A lot of singer-songwriters have delved into the world of home-recording. The singer-songwriter genre lends itself well to recording at home. Most of the songs tend to be honest, raw, and unpolished, relying more on the content of the lyrics rather than a "dope bass-drop" to keep listeners engaged, and having just a cheap microphone and a computer to record into achieves the "raw" sound pretty well.
Many artists invest in home-recording equipment and as they develop their skills, start recording full-band arrangements on their own. They first record themselves playing guitar and singing, and then, track-by-track, they add bass, lead guitar, keys, drums and percussion, the works. It's very exciting for an artist when their world opens up like this. They have probably been playing by themselves in a bedroom their whole lives, but now they can hear what they would sound like with a full backing band. And they rush into recording full-band arrangements on their own.
But it always ends up that something just doesn't sound right.
It's not the sound quality.
Don't bother buying more expensive recording gear. You probably wont get that pristine sound of a professional studio without years of audio training.
It's not the "mix".
Don't bother sending your track to a professional studio to mix it for you.
Nine times out of ten, it's that their rhythm and timing is off.
Nothing will help your tracks sound better more than mastering your rhythm and timing.
How do I know this? I went through it first hand. I've been recording music since high school, and for the first few years, all of my tracks were only okay to my ears. When recording backing tracks, I was mostly in time with myself, but every few measures I would rush or drag a little bit. It wasn't much, but it was noticeable, especially when it happened all throughout the song. What took my tracks to the next level was when I started consciously practicing rhythm and focusing on playing in time with myself (when I was overdubbing backing instruments for my songs).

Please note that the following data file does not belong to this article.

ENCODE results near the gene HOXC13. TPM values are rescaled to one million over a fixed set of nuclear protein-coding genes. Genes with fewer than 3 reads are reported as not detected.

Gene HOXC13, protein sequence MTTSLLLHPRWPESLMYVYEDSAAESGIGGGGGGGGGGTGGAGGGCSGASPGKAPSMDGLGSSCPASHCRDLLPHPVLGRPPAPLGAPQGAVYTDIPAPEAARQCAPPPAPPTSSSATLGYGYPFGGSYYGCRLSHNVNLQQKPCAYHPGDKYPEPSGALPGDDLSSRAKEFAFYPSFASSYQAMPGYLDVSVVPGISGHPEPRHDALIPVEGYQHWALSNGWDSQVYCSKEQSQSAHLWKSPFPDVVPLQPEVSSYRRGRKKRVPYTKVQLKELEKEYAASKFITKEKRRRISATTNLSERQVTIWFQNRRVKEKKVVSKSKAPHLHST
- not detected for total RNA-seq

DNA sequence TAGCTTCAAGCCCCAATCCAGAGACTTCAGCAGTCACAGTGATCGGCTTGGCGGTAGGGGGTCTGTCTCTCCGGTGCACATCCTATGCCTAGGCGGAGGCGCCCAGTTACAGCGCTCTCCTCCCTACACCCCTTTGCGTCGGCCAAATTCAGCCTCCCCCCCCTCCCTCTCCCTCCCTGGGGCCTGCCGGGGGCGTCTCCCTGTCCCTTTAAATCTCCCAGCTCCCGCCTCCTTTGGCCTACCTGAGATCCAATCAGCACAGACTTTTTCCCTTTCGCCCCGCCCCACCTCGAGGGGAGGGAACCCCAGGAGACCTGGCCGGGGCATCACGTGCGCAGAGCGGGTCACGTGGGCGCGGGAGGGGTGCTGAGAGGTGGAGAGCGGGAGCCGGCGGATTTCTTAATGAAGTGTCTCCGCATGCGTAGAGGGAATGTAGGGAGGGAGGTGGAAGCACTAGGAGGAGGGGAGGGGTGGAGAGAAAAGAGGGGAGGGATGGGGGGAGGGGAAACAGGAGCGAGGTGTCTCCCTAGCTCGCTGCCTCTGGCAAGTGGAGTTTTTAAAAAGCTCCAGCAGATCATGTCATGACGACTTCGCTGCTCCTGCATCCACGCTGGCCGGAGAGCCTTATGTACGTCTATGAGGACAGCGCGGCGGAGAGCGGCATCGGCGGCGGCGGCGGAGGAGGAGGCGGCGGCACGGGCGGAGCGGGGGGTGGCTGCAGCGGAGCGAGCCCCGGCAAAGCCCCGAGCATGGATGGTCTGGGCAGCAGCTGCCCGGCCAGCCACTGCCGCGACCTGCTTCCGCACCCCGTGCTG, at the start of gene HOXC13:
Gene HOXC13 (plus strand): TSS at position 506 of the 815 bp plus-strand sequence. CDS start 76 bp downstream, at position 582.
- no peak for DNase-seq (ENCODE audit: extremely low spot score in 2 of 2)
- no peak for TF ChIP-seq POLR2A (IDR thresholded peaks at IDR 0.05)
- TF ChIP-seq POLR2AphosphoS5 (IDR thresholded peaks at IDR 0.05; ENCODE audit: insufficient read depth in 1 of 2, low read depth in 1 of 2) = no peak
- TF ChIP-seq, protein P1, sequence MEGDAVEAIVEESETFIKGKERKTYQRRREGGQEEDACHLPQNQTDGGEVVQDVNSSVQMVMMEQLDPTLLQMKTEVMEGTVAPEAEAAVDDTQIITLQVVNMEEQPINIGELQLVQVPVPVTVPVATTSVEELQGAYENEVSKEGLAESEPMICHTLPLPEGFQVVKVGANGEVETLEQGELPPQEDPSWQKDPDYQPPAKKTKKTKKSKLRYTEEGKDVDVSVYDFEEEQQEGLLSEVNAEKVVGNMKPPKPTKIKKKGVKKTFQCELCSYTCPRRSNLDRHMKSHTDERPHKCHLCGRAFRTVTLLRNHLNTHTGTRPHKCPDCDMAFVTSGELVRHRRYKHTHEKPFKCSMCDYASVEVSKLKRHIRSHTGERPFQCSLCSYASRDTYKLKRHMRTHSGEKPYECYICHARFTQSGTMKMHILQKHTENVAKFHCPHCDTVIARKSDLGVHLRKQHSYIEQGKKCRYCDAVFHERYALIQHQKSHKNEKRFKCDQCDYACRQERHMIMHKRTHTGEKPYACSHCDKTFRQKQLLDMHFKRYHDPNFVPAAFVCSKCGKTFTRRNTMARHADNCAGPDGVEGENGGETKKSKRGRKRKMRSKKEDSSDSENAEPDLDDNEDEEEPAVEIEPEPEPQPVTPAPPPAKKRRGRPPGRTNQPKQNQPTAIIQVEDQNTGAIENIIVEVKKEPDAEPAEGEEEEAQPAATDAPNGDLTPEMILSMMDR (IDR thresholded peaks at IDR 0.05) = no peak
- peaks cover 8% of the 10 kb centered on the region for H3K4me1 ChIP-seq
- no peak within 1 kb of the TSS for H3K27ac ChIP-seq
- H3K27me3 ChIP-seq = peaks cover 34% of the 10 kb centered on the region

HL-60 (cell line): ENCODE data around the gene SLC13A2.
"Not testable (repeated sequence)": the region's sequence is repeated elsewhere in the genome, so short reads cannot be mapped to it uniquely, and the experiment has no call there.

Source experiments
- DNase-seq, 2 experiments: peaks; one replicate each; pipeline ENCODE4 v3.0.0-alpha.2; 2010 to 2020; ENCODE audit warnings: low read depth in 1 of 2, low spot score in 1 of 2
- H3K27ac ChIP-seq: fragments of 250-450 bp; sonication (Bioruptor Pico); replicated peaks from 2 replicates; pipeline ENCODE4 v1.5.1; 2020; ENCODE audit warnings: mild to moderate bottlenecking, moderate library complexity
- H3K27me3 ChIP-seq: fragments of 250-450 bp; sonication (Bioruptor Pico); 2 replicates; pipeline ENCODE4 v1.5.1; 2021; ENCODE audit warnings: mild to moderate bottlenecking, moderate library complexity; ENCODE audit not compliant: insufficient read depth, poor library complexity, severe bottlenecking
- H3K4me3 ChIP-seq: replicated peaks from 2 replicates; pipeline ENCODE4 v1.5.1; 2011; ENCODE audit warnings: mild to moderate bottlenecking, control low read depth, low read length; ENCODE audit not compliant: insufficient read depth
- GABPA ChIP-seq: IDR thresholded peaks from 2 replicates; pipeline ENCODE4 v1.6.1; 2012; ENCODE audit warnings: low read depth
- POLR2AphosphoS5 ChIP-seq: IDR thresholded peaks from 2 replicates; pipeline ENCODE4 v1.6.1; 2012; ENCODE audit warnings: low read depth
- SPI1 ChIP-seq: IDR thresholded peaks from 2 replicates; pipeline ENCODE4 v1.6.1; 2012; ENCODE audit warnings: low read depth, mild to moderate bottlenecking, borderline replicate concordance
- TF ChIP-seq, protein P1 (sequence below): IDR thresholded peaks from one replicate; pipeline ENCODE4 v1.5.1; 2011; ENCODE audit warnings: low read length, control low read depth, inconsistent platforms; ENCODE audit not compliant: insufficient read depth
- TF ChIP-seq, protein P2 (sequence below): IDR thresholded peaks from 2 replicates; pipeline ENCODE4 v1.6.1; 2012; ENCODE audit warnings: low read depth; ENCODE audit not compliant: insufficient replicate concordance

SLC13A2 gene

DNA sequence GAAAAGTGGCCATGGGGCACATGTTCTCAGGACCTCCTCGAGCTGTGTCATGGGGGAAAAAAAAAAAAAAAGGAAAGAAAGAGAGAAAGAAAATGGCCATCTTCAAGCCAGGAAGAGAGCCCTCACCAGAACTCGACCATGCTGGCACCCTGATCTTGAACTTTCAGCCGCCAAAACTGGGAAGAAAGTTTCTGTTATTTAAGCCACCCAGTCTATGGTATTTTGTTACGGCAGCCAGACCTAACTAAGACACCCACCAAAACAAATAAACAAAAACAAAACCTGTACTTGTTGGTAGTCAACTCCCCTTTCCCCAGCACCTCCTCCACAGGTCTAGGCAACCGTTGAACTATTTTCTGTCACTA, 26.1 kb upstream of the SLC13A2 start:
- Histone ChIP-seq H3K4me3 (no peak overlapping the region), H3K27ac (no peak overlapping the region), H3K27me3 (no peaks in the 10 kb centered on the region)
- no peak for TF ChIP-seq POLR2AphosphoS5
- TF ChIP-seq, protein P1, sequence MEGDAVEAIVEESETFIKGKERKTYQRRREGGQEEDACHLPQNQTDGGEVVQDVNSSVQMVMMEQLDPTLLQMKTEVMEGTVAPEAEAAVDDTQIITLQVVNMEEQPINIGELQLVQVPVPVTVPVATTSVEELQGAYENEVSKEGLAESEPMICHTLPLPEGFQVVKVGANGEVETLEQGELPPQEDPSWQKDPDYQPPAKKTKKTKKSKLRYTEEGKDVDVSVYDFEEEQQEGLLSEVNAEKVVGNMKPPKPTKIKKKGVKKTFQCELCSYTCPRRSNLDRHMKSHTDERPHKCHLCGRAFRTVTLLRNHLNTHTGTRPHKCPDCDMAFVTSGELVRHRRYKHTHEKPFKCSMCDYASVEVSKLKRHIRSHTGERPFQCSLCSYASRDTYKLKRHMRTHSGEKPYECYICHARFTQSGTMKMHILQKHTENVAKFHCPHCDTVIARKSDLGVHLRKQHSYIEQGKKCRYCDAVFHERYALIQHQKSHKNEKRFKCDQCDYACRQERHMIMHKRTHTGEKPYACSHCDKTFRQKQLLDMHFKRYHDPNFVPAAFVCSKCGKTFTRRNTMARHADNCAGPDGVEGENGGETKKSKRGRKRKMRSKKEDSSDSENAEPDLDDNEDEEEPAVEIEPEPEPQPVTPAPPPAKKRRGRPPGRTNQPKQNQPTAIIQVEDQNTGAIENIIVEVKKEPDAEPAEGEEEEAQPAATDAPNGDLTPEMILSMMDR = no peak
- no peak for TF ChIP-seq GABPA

So what can help you with your rhythm? Practicing with a metronome. I know you didn't want to hear that. I know you don't like it. Nobody likes it. It feels robotic and unnatural (at first), and as an excuse you probably tell yourself that your music is organic and more human than a cold droning click generated by your smartphone. But in order to be able to play around with rhythm and tempo to get that organic feeling of slowing down and speeding up in a song at the right moments, you need to first know how use it in a straightforward way. To put it as a cliché: You need to know the rules before you break them. Download a free metronome app, find a comfortable tempo for what you want to practice, and practice playing it with a metronome, even just for ten minutes every day. Eventually, I found that practicing with a metronome not only helped me develop my rhythm, but it also became very meditative and turned into an artistic way to relieve stress.
When the singular point of your focus in the entire world is to match up the next note that you play with the next click of the metronome, you tend to forget all your troubles, worries and anxieties.
So if you're recording at home, and your tracks just aren't sounding quite right, be honest with yourself. Really take a listen and identify what it is about the track that is taking you out of the moment of enjoyment. Like I said, nine times out of ten, it's that the instruments in the track are not in time with each other. Practice with a metronome and in time, your home-recorded tracks will start to sound more and more like professional performances.